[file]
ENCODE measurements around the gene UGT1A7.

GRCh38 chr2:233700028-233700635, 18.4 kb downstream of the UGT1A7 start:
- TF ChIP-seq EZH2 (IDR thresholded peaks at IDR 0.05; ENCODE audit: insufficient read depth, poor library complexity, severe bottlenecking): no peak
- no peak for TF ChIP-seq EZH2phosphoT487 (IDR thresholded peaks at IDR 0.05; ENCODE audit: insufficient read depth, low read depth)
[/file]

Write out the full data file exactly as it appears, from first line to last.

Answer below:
ENCODE measurements around the gene UGT1A7.

GRCh38 chr2:233700028-233700635, 18.4 kb downstream of the UGT1A7 start:
- TF ChIP-seq EZH2 (IDR thresholded peaks at IDR 0.05; ENCODE audit: insufficient read depth, poor library complexity, severe bottlenecking): no peak
- no peak for TF ChIP-seq EZH2phosphoT487 (IDR thresholded peaks at IDR 0.05; ENCODE audit: insufficient read depth, low read depth)